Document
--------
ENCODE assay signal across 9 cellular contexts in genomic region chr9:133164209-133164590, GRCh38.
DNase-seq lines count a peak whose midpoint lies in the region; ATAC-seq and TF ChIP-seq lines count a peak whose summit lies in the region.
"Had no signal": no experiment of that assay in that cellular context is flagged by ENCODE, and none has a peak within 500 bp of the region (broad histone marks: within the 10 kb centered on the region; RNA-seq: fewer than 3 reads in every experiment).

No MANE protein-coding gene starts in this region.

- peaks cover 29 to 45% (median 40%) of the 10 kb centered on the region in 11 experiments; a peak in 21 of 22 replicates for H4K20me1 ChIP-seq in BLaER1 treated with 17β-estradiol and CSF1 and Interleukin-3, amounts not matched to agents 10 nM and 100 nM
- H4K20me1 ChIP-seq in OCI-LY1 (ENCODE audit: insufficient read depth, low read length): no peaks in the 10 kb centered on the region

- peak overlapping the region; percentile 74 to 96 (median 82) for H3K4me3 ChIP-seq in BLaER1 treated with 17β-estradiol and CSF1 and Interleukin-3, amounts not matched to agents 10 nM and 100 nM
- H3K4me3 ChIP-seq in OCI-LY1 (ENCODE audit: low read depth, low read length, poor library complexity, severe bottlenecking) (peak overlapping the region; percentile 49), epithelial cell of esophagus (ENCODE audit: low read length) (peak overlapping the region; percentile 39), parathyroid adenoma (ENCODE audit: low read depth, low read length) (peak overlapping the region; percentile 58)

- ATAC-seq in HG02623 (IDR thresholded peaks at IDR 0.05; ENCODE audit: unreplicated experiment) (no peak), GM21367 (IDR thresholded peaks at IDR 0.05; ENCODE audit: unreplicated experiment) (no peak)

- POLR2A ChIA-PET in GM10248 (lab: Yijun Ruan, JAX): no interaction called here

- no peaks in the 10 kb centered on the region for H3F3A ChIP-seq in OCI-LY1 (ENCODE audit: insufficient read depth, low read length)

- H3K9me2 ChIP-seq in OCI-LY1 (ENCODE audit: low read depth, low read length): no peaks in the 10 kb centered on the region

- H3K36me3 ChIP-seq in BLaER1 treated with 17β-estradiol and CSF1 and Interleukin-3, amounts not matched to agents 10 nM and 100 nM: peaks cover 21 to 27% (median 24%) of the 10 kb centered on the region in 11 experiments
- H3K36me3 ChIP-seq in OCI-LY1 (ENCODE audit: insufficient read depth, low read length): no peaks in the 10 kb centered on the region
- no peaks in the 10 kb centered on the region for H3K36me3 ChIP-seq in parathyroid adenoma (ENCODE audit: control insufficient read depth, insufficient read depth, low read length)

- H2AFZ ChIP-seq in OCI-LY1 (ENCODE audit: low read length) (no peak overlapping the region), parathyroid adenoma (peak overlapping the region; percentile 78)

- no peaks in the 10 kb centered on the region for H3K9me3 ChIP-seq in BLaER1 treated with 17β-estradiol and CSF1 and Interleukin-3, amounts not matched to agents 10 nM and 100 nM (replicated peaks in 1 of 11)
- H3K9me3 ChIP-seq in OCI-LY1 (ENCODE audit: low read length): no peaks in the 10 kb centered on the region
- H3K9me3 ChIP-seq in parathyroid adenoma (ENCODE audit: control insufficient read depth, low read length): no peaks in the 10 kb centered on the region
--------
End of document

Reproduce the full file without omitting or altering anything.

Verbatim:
ENCODE assay signal across 9 cellular contexts in genomic region chr9:133164209-133164590, GRCh38.
DNase-seq lines count a peak whose midpoint lies in the region; ATAC-seq and TF ChIP-seq lines count a peak whose summit lies in the region.
"Had no signal": no experiment of that assay in that cellular context is flagged by ENCODE, and none has a peak within 500 bp of the region (broad histone marks: within the 10 kb centered on the region; RNA-seq: fewer than 3 reads in every experiment).

No MANE protein-coding gene starts in this region.

- peaks cover 29 to 45% (median 40%) of the 10 kb centered on the region in 11 experiments; a peak in 21 of 22 replicates for H4K20me1 ChIP-seq in BLaER1 treated with 17β-estradiol and CSF1 and Interleukin-3, amounts not matched to agents 10 nM and 100 nM
- H4K20me1 ChIP-seq in OCI-LY1 (ENCODE audit: insufficient read depth, low read length): no peaks in the 10 kb centered on the region

- peak overlapping the region; percentile 74 to 96 (median 82) for H3K4me3 ChIP-seq in BLaER1 treated with 17β-estradiol and CSF1 and Interleukin-3, amounts not matched to agents 10 nM and 100 nM
- H3K4me3 ChIP-seq in OCI-LY1 (ENCODE audit: low read depth, low read length, poor library complexity, severe bottlenecking) (peak overlapping the region; percentile 49), epithelial cell of esophagus (ENCODE audit: low read length) (peak overlapping the region; percentile 39), parathyroid adenoma (ENCODE audit: low read depth, low read length) (peak overlapping the region; percentile 58)

- ATAC-seq in HG02623 (IDR thresholded peaks at IDR 0.05; ENCODE audit: unreplicated experiment) (no peak), GM21367 (IDR thresholded peaks at IDR 0.05; ENCODE audit: unreplicated experiment) (no peak)

- POLR2A ChIA-PET in GM10248 (lab: Yijun Ruan, JAX): no interaction called here

- no peaks in the 10 kb centered on the region for H3F3A ChIP-seq in OCI-LY1 (ENCODE audit: insufficient read depth, low read length)

- H3K9me2 ChIP-seq in OCI-LY1 (ENCODE audit: low read depth, low read length): no peaks in the 10 kb centered on the region

- H3K36me3 ChIP-seq in BLaER1 treated with 17β-estradiol and CSF1 and Interleukin-3, amounts not matched to agents 10 nM and 100 nM: peaks cover 21 to 27% (median 24%) of the 10 kb centered on the region in 11 experiments
- H3K36me3 ChIP-seq in OCI-LY1 (ENCODE audit: insufficient read depth, low read length): no peaks in the 10 kb centered on the region
- no peaks in the 10 kb centered on the region for H3K36me3 ChIP-seq in parathyroid adenoma (ENCODE audit: control insufficient read depth, insufficient read depth, low read length)

- H2AFZ ChIP-seq in OCI-LY1 (ENCODE audit: low read length) (no peak overlapping the region), parathyroid adenoma (peak overlapping the region; percentile 78)

- no peaks in the 10 kb centered on the region for H3K9me3 ChIP-seq in BLaER1 treated with 17β-estradiol and CSF1 and Interleukin-3, amounts not matched to agents 10 nM and 100 nM (replicated peaks in 1 of 11)
- H3K9me3 ChIP-seq in OCI-LY1 (ENCODE audit: low read length): no peaks in the 10 kb centered on the region
- H3K9me3 ChIP-seq in parathyroid adenoma (ENCODE audit: control insufficient read depth, low read length): no peaks in the 10 kb centered on the region